A copy of the policy is part of the record. The pertinent provisions can be stated briefly. It is a Comprehensive General Liability Policy issued for one year to "Virginia Dare Stores &/or Their Financially Controlled Subsidiaries &/or Corporations." By endorsements effective at the policy inception, the policy is extended to cover "* * * all concessionaires of the named insured * * *" (Endorsement No. 9), "* * * Atlantic Mills Thrift Center as a named insured as respects * * * Store 168, 10740 Garland Rd., Dallas Texas" (Endorsement No. 14), and a list of over forty names "* * * as additional interests at the designated locations only * * *" (Endorsement No. 16). Next to each of the names in this last group is a word or two describing that party's interest in the designated premises. One of the names given is that of "Bargain City U.S. [sic] Inc." whose interest is listed as "lessor," and location as "Fairview & McDade Blvd., Ridley Township, Pa." Plaintiff seeks to have the policy interpreted to include this particular Bargain City store for all of the hazards insured against, in particular products liability.

The gist of plaintiff's argument is that the extent of coverage afforded Bargain City U.S.A. Inc. is at best ambiguous, and where an ambiguity appears in a contract of insurance it should be construed against its author, the insurance company. Defendant argues at length that the only protection afforded Bargain City by Endorsement No. 16 is insurance against the liability exposure of a landlord, and this would not include products liability. Defendant stresses the fact that the endorsement specifically referred to coverage for "additional interests" and did not name Bargain City as an additional named insured.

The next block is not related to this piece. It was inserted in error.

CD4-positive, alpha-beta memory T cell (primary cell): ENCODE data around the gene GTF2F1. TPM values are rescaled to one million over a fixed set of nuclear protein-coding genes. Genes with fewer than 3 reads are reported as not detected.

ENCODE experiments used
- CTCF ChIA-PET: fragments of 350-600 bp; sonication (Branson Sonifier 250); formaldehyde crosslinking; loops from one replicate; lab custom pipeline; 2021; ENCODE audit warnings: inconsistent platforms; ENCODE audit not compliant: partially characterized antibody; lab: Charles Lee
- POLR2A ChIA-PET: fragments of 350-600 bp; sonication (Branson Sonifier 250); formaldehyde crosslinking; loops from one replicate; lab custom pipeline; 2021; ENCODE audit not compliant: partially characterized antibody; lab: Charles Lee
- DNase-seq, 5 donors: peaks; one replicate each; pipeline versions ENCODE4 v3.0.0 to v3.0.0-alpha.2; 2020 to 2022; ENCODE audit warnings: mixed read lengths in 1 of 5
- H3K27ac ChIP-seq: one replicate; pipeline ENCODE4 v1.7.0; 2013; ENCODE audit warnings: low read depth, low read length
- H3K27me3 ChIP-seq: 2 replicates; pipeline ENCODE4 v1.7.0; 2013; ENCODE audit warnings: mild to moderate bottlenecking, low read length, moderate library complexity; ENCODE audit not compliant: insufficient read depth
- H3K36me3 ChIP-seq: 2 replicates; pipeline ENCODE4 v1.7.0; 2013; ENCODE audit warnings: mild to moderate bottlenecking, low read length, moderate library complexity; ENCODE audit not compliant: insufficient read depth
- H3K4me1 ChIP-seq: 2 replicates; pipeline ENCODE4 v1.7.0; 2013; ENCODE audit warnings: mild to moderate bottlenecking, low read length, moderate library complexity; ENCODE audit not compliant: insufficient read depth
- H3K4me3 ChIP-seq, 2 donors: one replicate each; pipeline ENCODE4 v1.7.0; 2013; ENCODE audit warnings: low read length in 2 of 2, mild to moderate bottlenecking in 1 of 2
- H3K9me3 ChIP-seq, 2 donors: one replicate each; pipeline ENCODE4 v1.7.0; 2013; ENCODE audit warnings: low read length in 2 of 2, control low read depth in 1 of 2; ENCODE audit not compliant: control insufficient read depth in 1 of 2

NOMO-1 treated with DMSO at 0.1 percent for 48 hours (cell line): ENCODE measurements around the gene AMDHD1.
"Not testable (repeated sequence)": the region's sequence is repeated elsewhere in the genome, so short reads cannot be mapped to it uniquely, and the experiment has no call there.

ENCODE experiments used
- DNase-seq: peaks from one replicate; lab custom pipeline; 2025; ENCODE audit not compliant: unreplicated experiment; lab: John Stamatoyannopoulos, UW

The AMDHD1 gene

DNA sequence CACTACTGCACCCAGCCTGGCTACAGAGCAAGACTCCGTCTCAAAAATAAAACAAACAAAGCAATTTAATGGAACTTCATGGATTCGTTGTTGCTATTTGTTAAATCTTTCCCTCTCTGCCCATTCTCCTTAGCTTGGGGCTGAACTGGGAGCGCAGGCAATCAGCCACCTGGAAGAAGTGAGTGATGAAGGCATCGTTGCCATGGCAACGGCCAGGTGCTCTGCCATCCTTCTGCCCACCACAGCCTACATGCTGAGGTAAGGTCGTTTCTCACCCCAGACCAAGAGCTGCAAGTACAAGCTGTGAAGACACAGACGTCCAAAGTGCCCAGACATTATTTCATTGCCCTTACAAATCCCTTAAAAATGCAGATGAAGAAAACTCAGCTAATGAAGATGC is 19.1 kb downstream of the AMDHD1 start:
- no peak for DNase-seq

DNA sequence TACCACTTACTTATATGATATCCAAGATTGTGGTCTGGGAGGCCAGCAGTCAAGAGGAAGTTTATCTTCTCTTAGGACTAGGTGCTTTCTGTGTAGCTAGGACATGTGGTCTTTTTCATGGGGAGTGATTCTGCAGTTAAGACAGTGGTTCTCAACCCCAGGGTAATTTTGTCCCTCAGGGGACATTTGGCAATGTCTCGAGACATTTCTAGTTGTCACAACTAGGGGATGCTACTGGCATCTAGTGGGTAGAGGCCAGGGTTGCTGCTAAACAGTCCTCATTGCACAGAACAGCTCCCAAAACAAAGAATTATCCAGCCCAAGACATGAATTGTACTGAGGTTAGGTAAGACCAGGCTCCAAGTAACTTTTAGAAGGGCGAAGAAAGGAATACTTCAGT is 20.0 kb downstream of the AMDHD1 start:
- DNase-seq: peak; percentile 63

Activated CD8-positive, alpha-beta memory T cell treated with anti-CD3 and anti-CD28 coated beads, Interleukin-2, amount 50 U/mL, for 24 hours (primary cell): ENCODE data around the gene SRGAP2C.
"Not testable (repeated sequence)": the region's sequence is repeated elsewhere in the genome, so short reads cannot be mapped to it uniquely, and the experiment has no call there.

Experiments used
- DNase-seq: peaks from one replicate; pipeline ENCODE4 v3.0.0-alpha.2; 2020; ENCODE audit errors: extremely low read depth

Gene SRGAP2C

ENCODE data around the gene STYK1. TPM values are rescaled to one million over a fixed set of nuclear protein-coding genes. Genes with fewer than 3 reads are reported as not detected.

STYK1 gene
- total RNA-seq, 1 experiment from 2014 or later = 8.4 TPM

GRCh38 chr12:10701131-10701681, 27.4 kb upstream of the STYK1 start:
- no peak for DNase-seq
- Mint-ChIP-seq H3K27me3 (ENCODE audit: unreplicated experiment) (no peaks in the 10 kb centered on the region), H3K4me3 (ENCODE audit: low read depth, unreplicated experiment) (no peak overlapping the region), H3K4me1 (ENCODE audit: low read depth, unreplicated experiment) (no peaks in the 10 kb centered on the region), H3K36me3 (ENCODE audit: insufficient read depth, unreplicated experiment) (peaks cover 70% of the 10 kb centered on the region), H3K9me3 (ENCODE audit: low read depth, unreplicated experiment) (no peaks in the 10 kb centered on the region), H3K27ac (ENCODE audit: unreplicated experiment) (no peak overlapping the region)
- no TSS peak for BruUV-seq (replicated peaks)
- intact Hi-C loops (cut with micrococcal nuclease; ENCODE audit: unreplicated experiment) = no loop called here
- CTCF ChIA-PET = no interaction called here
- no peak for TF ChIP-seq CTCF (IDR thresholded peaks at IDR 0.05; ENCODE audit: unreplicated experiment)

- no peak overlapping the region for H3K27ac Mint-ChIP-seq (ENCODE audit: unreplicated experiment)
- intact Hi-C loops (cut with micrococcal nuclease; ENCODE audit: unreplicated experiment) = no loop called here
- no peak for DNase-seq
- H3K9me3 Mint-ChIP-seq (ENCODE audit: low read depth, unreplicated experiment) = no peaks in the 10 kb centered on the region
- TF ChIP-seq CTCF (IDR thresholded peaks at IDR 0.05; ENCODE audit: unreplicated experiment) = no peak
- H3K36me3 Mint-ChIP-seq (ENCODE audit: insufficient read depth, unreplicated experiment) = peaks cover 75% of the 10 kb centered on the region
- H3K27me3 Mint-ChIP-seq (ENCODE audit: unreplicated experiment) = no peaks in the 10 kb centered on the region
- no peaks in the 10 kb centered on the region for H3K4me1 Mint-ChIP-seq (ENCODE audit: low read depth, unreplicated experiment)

One thing is plain: the policy does not clearly and unambiguously cover Bargain City for the hazard which caused plaintiff's injury. This being so, plaintiff's motion cannot be granted, for defendant would be entitled to present evidence to assist the fact finder in resolving any ambiguity that may exist, if, in fact, one does. American Fidelity and Cas. Co., Inc. v. London and Edinburgh Ins. Co., 354 F.2d 214 (C.A.4, 1965); Union Ins. Soc. of Canton, Limited v. William Gluckin & Co., 353 F.2d 946 (C.A.2, 1965); James McHugh Construction Co. v. Martin, 111 U.S.App. D.C. 48, 294 F.2d 244 (1961). Since defendant has not moved for judgment, we will refrain from deciding now whether the policy is unambiguous against coverage.